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Why there’s really plenty to do in our wee country


Frances Burscough

Frances Burscough

Frances Burscough

It's not very often that a report on the day to day activities of the Assembly would catch my eye, but a recent story in the Tele did just that.

A bit of a squabble broke out after Sinn Fein MLA Phil Flanagan complained that visitors to Northern Ireland would be hard-pushed to find enough activities or attractions to fill a typical holiday break.

“When somebody is looking at a website at home for places to visit, particularly those from places like Australia or America where there is quite a lengthy journey, many will find it difficult to find enough activities or events to justify staying here for a week or a fortnight,” he said.

Well, for the first time ever, I really wish I had been there to join in the debate.

And I would begin by suggesting that Mr Flanagan really should get out more. Heck, there's more than enough in Belfast and its environs alone to keep visitors entertained, amused and enthralled, let alone the country as a whole.

I should know — as an Englishwoman who ‘emigrated’ to Northern Ireland two decades ago I've had enough visitors of my own to contend with and not a single one has ever left our wee country feeling short-changed. In fact, to a man they've always fallen in love with the place.

So, Mr Flanagan, I have a few suggestions for you.

Aside from the very obvious and well-known tourist attractions such as the Titanic building, the MAC Centre, the Crown Bar and the open-topped buses, how about kicking off with a trip along the Lagan on one of the fascinating tour-boats? Or a night at the Odyssey Arena watching the Belfast Giants thrash the Nottingham Panthers whilst the cheerleaders, in-house drummers and crowd of loyal thousands go completely buck mad?

Have you never strolled along the mouth of the river on a misty morning at dawn and startled a heron, or watched a peregrine falcon catching prey for its young on Cavehill? And when was the last time you witnessed an historical schooner in full sail glide silently into the harbour, bedecked with the colourful flags and bunting from past international voyages? Things like these are more than photo opportunities to commit to an album, they are experiences to commit to memory.

Bejaysus! Have you never even taken a pint of porter in Kelly’s Cellars or a hot whiskey, or five, in White’s Tavern? And what about a leisurely wee pub crawl through the Cathedral Quarter on a Friday night, stopping off for some live music at the Black Box or the Oh Yeah Centre?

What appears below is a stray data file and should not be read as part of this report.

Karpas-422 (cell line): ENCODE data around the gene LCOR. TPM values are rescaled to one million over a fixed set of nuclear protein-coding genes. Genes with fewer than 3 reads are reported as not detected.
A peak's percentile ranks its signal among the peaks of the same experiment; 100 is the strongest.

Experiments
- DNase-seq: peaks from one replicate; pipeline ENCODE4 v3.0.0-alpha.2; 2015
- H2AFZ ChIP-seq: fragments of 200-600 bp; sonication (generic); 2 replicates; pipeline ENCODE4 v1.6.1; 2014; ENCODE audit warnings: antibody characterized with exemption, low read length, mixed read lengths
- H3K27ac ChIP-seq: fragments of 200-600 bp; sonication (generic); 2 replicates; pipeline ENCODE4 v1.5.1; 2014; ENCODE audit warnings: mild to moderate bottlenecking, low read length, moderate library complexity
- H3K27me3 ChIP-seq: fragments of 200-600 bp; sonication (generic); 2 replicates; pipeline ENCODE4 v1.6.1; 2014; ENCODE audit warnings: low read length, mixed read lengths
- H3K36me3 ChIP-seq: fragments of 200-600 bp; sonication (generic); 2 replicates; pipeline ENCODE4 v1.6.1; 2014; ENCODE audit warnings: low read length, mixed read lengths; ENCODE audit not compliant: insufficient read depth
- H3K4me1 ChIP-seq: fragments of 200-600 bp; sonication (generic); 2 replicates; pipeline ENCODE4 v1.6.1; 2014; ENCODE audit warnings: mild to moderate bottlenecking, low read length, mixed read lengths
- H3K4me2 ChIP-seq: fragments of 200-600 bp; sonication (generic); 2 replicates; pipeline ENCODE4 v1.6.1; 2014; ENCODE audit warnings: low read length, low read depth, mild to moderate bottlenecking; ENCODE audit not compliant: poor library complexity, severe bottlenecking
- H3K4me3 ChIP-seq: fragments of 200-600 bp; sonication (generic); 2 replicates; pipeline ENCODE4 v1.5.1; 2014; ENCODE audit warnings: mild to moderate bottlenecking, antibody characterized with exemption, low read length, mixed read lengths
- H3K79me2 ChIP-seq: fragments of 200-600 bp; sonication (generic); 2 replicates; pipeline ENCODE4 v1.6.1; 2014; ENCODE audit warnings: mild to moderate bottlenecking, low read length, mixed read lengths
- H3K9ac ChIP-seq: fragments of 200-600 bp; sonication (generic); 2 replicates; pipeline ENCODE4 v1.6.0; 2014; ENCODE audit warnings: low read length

Next up, an afternoon of vintage classic films at QFT followed by a leisurely stroll around the bounteous Botanic Gardens and a visit to the newly-spruced up Ulster Museum? Then when the open road calls you away from the smoke of the big city, how about a day-trip down the Ards Peninsula ... or, better still, even a long weekend there, staying at the Portaferry Inn as your base, exploring the idyllic deserted beaches all along the coast; the fishing villages in between; the historical grandeur of Mount Stewart one afternoon, the wildlife of Castle Espie the next, and then ending with a round trip on a speedboat sea safari out of Strangford Lough and into the sparkling open sea?

Would you never think of taking a fishing trip out along the Antrim Coast and watching the gannets, shearwaters and grey seals all fighting to grab the mackerel off your line? Or a strenuous hike up to Silent Valley followed by a relaxing picnic amidst a panoramic vista where the Mountains of Mourne sweep down to the sea?

How about apple picking in Armagh followed by an enthralling evening observing the Milky Way at the Planetarium? Or delving the depths of the earth at the terrifying yet awesome Marble Arch caves?

And we'll always have the Giant’s Causeway as a back-up plan. It really is worth going to see, no matter what Samuel Johnson may once have said.

Who was he anyway, an MLA?

Really, Mr Flanagan, do you even know the country you are there to represent? You really need to get out more ...

Belfast Telegraph